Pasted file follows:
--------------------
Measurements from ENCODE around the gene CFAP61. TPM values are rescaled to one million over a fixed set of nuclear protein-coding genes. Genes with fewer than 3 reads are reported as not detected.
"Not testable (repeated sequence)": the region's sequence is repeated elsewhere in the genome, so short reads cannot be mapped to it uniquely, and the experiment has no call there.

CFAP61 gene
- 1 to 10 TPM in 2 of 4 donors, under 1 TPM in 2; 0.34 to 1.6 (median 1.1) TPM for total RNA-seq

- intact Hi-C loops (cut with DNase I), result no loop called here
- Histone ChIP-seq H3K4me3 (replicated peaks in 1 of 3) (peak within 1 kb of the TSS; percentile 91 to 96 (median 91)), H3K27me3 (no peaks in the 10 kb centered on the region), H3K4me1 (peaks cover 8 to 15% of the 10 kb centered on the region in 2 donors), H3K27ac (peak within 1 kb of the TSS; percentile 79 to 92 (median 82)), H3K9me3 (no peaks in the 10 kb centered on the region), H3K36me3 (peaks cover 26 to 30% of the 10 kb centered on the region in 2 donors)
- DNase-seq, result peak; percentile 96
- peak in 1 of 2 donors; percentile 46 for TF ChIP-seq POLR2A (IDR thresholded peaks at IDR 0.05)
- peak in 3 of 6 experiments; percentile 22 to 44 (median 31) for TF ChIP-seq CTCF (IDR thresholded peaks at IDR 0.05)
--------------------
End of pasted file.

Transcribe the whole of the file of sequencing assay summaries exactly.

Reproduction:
Measurements from ENCODE around the gene CFAP61. TPM values are rescaled to one million over a fixed set of nuclear protein-coding genes. Genes with fewer than 3 reads are reported as not detected.
"Not testable (repeated sequence)": the region's sequence is repeated elsewhere in the genome, so short reads cannot be mapped to it uniquely, and the experiment has no call there.

CFAP61 gene
- 1 to 10 TPM in 2 of 4 donors, under 1 TPM in 2; 0.34 to 1.6 (median 1.1) TPM for total RNA-seq

- intact Hi-C loops (cut with DNase I), result no loop called here
- Histone ChIP-seq H3K4me3 (replicated peaks in 1 of 3) (peak within 1 kb of the TSS; percentile 91 to 96 (median 91)), H3K27me3 (no peaks in the 10 kb centered on the region), H3K4me1 (peaks cover 8 to 15% of the 10 kb centered on the region in 2 donors), H3K27ac (peak within 1 kb of the TSS; percentile 79 to 92 (median 82)), H3K9me3 (no peaks in the 10 kb centered on the region), H3K36me3 (peaks cover 26 to 30% of the 10 kb centered on the region in 2 donors)
- DNase-seq, result peak; percentile 96
- peak in 1 of 2 donors; percentile 46 for TF ChIP-seq POLR2A (IDR thresholded peaks at IDR 0.05)
- peak in 3 of 6 experiments; percentile 22 to 44 (median 31) for TF ChIP-seq CTCF (IDR thresholded peaks at IDR 0.05)